Just call it the great Escanaba record mystery.
The case involves a rarely seen 45 rpm single with a 1978 copyright.
The seven inch disc is topped with the attention grabbing song title, "Escanaba."
I first heard the tune in a Madison nightclub during a business trip to the Wisconsin capital when I was working as public relations director for the Upper Peninsula Commission for Area Progress (UPCAP) in the early 1980s.
The band billed themselves as the "Dopes." They performed "Escanaba" during their show, as my office-mates and I shouted our enthusiasm.
Band members sold the 2-minute 49-second disc during their performances and I bought a copy as a souvenir.
It's an upbeat rock song with a catchy chorus: "Escanaba, where are you; How did we wind up here? Escanaba let me go; I'll forget you in another year."
While "Escanaba" is the A side of the single, it’s backed by "There Are Ways."
There are no song-writing credits given on the nondescript black & white label, although it does have a line stating, "all rights reserved." In addition, the label credits "Duck Recordings" and notes the disc was recorded at Pepperhead Ranch.
Pepperhead was a recording studio and label located outside Madison. Little information is available about the facility, but various bands did record there, including an outfit known as Windjammer. The songwriter and rythym guitarist for Windjammer was Gary Sohmers. Now known as the "King of Pop Culture," Sohmers operates Wex Rex collector's shop, hosts his own national radio show and appears on the "Antiques Roadshow" television program on PBS. Another band which recorded for Pepperhead was a power trio called Radioactive.
Pepperhead 45s were privately pressed in extremely small quantities, received limited distribution and even less radio play. Sometimes the public can be extremely inattentive, even when a rock 'n' roll band puts its best efforts forward.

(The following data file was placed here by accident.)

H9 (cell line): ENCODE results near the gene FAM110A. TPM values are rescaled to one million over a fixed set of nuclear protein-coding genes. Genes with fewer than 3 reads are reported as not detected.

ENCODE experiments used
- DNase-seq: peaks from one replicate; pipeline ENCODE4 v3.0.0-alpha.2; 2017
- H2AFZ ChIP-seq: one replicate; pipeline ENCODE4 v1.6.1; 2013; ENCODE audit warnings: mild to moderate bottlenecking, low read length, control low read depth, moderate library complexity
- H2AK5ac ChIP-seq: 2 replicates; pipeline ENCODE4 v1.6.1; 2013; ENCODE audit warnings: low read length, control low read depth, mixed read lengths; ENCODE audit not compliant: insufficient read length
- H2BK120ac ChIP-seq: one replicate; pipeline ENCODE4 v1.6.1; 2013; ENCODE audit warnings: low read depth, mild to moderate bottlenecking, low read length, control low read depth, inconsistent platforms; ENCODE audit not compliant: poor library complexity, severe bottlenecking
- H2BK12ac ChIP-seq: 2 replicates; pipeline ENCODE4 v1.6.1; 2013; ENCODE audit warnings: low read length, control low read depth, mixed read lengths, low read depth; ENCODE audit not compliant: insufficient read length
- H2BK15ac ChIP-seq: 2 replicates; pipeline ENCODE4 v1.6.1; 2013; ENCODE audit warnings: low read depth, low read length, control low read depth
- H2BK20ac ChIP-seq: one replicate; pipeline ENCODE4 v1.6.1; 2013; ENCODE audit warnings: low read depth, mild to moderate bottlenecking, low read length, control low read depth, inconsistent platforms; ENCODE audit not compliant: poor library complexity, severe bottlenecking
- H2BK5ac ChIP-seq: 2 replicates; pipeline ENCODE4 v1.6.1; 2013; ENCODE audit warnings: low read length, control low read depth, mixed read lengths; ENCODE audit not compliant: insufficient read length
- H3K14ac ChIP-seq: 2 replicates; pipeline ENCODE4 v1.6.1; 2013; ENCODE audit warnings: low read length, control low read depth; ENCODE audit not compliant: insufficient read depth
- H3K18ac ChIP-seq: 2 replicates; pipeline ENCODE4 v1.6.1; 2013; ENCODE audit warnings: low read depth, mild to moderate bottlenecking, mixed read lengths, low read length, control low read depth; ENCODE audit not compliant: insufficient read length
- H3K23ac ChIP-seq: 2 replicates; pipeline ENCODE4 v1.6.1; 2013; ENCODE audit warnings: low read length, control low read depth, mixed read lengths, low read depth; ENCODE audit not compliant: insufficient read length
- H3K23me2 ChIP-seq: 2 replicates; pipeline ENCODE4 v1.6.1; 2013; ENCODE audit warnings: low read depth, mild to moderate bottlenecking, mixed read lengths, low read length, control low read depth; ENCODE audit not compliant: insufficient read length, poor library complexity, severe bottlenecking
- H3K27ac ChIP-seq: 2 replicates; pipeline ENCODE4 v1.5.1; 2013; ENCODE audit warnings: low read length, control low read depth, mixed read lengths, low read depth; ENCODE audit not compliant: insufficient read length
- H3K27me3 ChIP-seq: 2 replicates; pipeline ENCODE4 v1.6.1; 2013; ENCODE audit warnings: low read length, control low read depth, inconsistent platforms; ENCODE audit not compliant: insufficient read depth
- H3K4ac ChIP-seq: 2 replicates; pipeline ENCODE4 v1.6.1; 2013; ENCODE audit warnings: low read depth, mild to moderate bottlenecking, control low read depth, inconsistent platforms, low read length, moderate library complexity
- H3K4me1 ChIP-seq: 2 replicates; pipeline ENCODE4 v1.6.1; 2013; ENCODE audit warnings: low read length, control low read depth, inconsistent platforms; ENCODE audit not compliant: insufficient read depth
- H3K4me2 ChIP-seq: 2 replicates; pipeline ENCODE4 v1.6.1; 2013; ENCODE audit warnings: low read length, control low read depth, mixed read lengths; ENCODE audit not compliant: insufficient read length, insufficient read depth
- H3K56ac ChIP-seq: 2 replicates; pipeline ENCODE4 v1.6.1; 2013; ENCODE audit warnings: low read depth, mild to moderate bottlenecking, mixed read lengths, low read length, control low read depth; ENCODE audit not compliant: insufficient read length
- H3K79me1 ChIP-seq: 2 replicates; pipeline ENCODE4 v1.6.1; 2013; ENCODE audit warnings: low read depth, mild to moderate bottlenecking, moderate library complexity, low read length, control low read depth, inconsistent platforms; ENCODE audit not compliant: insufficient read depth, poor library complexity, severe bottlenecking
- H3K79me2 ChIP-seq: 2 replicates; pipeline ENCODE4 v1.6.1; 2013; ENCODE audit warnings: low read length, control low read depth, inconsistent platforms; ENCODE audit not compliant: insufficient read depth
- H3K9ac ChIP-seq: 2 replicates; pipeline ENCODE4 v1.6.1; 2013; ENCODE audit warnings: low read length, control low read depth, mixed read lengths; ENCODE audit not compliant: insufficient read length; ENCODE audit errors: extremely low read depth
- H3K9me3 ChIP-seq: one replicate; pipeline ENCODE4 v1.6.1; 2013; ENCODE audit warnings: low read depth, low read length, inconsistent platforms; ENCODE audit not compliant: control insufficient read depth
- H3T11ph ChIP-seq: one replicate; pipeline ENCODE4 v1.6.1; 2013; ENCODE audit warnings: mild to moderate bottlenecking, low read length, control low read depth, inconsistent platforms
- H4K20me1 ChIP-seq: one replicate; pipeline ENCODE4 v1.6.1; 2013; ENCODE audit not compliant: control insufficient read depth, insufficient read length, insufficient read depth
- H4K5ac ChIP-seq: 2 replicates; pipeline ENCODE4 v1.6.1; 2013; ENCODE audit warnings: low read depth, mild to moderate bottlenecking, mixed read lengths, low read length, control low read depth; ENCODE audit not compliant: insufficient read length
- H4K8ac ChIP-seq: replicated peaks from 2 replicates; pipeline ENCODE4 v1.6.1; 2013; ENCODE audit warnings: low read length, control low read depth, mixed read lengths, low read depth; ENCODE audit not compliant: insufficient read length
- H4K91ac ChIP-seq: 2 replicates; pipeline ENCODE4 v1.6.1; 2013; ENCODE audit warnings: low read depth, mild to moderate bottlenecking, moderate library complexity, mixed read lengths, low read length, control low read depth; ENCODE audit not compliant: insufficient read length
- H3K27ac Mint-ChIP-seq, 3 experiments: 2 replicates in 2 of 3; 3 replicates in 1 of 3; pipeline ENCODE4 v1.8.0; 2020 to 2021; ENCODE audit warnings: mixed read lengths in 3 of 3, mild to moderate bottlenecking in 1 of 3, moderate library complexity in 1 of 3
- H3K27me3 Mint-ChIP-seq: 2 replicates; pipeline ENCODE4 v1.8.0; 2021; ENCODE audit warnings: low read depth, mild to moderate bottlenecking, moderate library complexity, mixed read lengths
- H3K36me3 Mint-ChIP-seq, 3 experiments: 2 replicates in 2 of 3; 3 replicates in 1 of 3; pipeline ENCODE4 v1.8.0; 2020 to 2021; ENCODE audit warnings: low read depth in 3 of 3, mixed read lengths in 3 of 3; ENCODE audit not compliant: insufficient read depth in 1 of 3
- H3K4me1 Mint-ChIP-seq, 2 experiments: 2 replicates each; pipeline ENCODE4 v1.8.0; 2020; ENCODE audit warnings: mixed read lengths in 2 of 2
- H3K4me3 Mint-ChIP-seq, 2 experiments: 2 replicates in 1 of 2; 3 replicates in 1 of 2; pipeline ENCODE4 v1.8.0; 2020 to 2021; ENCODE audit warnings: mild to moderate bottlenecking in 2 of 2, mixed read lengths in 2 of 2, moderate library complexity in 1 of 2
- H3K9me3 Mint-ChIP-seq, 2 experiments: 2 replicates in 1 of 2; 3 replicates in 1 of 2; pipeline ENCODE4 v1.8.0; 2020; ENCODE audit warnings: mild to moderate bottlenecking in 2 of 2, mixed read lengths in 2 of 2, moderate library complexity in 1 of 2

When I returned home from the Madison trip, I spun the "Escanaba" disc a few times and filed it away.
Then, surfing eBay, the giant Internet auction house a few weeks ago, I came across a 45 listing with a song called "Escanaba." The tune was credited to a band named "Zoom."
Not recognizing the band’s name, I decided to buy the disc from the seller who's account name was "fastedy." Fastedy is a record dealer who has been operating on eBay since 1998 with a positive feedback rating of 99.9 percent.
So, I sent off my $6.99 plus $3.50 postage and a week later the 45 record arrived. With a purple label, the disc didn’t look familiar.
Credited to "Zoom," the label also noted the record was a Wilcox Production. But, like a good detective, I noticed something else.
The record I bought in Madison years ago had a white label pasted over the original purple one. Lo and behold, I had two copies of the identical record, with different artist credits.
So, are "Dopes" and "Zoom" the same band? Why was the label changed?
Perhaps there were legal or contractual problems. Perhaps there was a rift in the band. Perhaps they just decided to change their name, after all it's a free country.
Or, perhaps the band was trying a marketing strategy to sell additional copies of the single to gullible people who had already purchased it.
The mysteries abound.